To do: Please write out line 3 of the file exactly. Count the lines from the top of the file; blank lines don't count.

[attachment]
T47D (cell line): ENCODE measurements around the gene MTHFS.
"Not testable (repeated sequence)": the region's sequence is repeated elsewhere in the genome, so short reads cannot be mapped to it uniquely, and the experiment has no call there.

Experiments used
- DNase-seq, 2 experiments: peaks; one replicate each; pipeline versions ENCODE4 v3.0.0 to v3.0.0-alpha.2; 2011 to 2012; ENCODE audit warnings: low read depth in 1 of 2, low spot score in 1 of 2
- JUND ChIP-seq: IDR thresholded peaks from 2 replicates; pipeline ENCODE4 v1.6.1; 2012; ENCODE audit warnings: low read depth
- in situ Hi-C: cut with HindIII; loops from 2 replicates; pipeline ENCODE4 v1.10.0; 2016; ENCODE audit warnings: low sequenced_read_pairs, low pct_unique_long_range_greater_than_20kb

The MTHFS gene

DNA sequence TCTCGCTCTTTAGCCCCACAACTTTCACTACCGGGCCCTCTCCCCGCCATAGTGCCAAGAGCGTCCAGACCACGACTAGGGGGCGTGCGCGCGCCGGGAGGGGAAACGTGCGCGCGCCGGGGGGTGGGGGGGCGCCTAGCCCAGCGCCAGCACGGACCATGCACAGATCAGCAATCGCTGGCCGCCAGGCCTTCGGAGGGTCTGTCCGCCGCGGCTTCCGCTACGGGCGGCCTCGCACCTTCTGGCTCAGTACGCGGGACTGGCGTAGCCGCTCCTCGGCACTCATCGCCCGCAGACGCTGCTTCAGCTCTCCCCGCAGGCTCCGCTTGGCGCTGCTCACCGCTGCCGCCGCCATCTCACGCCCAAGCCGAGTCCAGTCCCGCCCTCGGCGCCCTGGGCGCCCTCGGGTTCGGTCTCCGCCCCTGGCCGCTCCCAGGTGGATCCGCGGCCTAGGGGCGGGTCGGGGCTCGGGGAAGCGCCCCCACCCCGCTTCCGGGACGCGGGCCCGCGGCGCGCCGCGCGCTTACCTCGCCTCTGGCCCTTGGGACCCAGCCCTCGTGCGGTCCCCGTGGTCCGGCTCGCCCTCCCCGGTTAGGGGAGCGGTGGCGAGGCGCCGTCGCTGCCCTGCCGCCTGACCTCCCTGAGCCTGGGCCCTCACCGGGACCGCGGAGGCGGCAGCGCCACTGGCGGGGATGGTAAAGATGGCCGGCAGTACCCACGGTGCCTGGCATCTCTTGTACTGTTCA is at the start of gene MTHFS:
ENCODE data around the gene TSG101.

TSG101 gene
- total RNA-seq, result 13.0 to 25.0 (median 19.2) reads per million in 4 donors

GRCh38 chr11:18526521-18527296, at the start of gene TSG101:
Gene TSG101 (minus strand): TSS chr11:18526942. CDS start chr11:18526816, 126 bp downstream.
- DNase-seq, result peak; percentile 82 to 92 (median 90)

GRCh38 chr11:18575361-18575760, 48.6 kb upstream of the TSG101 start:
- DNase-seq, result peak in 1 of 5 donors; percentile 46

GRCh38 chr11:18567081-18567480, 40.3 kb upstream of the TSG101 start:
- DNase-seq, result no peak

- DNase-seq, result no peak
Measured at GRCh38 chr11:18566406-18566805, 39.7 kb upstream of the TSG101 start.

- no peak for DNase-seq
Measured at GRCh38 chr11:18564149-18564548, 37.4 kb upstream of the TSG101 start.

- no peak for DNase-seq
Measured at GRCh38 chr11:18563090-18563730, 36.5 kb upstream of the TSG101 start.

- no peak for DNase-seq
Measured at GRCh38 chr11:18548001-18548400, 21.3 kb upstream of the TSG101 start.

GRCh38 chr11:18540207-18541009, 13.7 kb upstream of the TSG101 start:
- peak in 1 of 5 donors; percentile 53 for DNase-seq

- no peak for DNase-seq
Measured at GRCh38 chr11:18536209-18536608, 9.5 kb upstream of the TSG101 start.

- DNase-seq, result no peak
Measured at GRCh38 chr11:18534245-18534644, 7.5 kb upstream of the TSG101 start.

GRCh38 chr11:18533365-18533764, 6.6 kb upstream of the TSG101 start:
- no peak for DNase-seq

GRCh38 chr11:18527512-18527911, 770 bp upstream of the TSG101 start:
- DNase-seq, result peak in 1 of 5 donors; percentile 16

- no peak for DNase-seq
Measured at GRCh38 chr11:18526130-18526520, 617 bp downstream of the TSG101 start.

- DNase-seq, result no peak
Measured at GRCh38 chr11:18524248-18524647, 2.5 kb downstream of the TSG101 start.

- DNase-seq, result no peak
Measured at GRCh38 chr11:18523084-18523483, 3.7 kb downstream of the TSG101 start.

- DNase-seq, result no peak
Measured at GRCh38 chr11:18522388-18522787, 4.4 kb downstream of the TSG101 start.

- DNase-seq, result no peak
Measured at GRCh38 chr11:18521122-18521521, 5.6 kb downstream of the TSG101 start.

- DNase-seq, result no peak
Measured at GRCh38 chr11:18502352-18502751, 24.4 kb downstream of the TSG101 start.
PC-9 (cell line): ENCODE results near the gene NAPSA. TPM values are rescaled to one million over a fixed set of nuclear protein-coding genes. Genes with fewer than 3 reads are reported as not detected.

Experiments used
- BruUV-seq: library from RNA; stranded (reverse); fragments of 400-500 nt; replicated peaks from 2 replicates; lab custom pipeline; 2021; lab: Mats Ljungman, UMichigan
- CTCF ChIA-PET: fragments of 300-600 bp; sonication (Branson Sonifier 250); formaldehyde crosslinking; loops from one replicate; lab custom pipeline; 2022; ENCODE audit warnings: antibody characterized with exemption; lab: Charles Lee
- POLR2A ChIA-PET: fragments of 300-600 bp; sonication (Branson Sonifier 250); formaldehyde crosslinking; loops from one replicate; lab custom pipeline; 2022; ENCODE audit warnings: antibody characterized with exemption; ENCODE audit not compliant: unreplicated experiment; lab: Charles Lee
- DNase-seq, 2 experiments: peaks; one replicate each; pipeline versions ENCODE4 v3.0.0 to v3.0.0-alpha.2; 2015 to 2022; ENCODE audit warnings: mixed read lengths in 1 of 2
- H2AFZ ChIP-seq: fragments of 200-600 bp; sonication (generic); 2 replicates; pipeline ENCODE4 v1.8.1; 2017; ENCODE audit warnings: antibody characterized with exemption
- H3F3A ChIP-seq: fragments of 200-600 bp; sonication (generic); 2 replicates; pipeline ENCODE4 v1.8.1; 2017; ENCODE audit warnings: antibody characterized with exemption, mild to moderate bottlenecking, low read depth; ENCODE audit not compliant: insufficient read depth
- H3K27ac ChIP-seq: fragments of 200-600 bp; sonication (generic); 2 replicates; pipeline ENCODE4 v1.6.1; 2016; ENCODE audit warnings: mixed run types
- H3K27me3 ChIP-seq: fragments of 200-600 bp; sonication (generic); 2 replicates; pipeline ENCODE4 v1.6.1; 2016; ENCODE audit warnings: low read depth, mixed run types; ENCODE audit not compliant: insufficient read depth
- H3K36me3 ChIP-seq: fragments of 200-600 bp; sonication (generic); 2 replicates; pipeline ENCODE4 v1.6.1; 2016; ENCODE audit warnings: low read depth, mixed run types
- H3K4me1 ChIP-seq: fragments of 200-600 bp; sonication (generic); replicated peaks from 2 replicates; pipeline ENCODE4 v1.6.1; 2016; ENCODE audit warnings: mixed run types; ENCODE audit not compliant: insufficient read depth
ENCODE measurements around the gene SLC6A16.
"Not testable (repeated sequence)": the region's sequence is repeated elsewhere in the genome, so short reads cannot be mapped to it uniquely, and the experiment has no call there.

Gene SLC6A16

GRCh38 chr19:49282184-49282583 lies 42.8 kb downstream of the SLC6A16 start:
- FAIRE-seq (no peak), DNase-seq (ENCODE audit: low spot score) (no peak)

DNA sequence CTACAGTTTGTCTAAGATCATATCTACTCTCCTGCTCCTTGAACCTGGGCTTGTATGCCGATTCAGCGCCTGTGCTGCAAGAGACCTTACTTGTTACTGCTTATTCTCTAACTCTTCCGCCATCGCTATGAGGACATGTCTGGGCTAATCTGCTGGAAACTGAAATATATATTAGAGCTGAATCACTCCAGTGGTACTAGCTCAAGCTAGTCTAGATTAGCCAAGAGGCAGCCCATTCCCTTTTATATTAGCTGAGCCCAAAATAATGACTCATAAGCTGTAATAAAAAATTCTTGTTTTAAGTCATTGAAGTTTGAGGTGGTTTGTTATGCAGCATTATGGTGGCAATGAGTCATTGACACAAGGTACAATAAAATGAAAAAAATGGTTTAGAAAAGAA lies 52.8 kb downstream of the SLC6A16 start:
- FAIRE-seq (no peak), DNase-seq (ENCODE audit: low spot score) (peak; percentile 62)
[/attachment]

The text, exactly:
Experiments used